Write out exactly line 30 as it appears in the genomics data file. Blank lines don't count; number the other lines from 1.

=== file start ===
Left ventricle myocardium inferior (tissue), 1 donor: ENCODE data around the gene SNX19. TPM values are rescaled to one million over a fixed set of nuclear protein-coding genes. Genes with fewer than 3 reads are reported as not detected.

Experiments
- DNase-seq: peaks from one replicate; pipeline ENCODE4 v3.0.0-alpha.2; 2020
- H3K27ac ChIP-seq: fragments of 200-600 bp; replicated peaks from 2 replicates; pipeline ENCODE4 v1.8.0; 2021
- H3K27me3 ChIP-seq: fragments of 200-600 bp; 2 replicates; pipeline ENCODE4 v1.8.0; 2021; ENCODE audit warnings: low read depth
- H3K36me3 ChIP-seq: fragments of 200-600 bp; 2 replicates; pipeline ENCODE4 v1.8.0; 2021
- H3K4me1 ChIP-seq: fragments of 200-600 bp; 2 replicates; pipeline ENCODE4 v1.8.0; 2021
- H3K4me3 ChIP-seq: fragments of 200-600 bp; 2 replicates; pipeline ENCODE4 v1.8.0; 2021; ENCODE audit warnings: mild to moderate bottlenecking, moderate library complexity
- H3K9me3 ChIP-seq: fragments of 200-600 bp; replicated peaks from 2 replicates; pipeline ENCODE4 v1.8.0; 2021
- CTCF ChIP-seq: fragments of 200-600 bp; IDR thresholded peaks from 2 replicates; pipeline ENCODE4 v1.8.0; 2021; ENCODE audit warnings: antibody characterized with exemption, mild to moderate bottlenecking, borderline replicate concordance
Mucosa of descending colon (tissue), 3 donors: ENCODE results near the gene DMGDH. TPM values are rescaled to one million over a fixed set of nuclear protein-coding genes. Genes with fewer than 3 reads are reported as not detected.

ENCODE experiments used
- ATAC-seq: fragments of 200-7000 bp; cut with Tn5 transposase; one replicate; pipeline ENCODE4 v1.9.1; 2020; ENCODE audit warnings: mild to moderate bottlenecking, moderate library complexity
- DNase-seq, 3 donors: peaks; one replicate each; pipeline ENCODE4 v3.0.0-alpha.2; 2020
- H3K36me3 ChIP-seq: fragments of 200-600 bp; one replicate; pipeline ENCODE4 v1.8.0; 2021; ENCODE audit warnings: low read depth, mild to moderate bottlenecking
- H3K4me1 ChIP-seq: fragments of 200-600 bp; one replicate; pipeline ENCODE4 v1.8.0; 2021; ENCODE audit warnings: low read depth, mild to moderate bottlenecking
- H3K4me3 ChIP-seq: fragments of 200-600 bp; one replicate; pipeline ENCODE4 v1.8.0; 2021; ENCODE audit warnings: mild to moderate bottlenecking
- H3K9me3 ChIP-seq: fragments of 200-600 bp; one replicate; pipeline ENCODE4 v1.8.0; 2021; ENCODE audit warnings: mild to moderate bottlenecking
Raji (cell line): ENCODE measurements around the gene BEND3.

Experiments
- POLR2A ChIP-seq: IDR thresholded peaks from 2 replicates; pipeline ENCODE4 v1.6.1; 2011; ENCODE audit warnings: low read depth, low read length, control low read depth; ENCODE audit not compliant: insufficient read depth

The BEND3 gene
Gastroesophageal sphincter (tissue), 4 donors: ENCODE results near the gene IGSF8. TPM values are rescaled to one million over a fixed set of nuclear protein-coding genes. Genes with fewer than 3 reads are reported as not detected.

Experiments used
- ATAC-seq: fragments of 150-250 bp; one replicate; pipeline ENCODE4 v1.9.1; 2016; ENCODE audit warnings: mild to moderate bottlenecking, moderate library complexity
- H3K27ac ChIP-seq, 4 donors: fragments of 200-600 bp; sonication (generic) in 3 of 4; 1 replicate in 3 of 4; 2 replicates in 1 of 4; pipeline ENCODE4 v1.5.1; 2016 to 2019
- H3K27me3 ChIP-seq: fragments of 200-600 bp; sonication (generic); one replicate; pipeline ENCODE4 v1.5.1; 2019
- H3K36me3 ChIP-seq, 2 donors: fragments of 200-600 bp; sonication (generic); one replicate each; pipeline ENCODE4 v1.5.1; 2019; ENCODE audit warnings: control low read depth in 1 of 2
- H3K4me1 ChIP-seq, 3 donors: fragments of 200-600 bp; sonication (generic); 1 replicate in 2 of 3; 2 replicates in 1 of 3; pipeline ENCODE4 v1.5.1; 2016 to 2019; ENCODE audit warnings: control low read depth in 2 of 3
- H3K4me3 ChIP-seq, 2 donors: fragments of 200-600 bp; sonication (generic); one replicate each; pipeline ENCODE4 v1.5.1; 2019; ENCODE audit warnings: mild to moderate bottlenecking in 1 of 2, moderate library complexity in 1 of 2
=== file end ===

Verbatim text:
- H3K4me3 ChIP-seq, 2 donors: fragments of 200-600 bp; sonication (generic); one replicate each; pipeline ENCODE4 v1.5.1; 2019; ENCODE audit warnings: mild to moderate bottlenecking in 1 of 2, moderate library complexity in 1 of 2